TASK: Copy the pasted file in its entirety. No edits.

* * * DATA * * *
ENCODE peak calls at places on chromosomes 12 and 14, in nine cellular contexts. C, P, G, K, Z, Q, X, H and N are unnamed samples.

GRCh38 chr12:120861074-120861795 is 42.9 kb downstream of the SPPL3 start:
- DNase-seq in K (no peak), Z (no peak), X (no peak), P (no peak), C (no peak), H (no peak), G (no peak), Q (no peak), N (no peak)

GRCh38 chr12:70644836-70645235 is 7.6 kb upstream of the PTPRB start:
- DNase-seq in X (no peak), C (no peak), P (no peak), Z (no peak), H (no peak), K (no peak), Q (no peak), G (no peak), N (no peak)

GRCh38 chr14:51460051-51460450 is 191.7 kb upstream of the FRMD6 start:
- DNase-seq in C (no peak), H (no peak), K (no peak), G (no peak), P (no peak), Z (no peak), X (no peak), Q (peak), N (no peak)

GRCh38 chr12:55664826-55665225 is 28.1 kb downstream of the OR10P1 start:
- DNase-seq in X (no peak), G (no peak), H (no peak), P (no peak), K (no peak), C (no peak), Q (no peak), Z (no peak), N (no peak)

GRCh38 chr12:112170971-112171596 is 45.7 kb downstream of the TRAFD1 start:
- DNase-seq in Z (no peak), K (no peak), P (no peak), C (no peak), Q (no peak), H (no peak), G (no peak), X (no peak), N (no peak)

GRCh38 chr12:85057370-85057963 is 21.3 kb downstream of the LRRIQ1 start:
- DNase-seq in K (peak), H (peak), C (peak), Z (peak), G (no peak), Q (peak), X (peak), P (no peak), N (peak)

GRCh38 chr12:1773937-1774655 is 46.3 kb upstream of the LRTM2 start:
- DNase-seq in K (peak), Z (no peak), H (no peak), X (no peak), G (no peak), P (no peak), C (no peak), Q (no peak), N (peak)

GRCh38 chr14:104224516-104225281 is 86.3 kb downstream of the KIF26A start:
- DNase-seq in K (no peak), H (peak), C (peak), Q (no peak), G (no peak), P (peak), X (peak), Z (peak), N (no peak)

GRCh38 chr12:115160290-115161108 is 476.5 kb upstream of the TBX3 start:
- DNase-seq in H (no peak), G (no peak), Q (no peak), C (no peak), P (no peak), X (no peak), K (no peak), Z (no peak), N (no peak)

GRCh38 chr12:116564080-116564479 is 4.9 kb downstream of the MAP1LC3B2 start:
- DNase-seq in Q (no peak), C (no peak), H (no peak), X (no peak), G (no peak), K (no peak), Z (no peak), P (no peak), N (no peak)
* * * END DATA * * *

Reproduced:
ENCODE peak calls at places on chromosomes 12 and 14, in nine cellular contexts. C, P, G, K, Z, Q, X, H and N are unnamed samples.

GRCh38 chr12:120861074-120861795 is 42.9 kb downstream of the SPPL3 start:
- DNase-seq in K (no peak), Z (no peak), X (no peak), P (no peak), C (no peak), H (no peak), G (no peak), Q (no peak), N (no peak)

GRCh38 chr12:70644836-70645235 is 7.6 kb upstream of the PTPRB start:
- DNase-seq in X (no peak), C (no peak), P (no peak), Z (no peak), H (no peak), K (no peak), Q (no peak), G (no peak), N (no peak)

GRCh38 chr14:51460051-51460450 is 191.7 kb upstream of the FRMD6 start:
- DNase-seq in C (no peak), H (no peak), K (no peak), G (no peak), P (no peak), Z (no peak), X (no peak), Q (peak), N (no peak)

GRCh38 chr12:55664826-55665225 is 28.1 kb downstream of the OR10P1 start:
- DNase-seq in X (no peak), G (no peak), H (no peak), P (no peak), K (no peak), C (no peak), Q (no peak), Z (no peak), N (no peak)

GRCh38 chr12:112170971-112171596 is 45.7 kb downstream of the TRAFD1 start:
- DNase-seq in Z (no peak), K (no peak), P (no peak), C (no peak), Q (no peak), H (no peak), G (no peak), X (no peak), N (no peak)

GRCh38 chr12:85057370-85057963 is 21.3 kb downstream of the LRRIQ1 start:
- DNase-seq in K (peak), H (peak), C (peak), Z (peak), G (no peak), Q (peak), X (peak), P (no peak), N (peak)

GRCh38 chr12:1773937-1774655 is 46.3 kb upstream of the LRTM2 start:
- DNase-seq in K (peak), Z (no peak), H (no peak), X (no peak), G (no peak), P (no peak), C (no peak), Q (no peak), N (peak)

GRCh38 chr14:104224516-104225281 is 86.3 kb downstream of the KIF26A start:
- DNase-seq in K (no peak), H (peak), C (peak), Q (no peak), G (no peak), P (peak), X (peak), Z (peak), N (no peak)

GRCh38 chr12:115160290-115161108 is 476.5 kb upstream of the TBX3 start:
- DNase-seq in H (no peak), G (no peak), Q (no peak), C (no peak), P (no peak), X (no peak), K (no peak), Z (no peak), N (no peak)

GRCh38 chr12:116564080-116564479 is 4.9 kb downstream of the MAP1LC3B2 start:
- DNase-seq in Q (no peak), C (no peak), H (no peak), X (no peak), G (no peak), K (no peak), Z (no peak), P (no peak), N (no peak)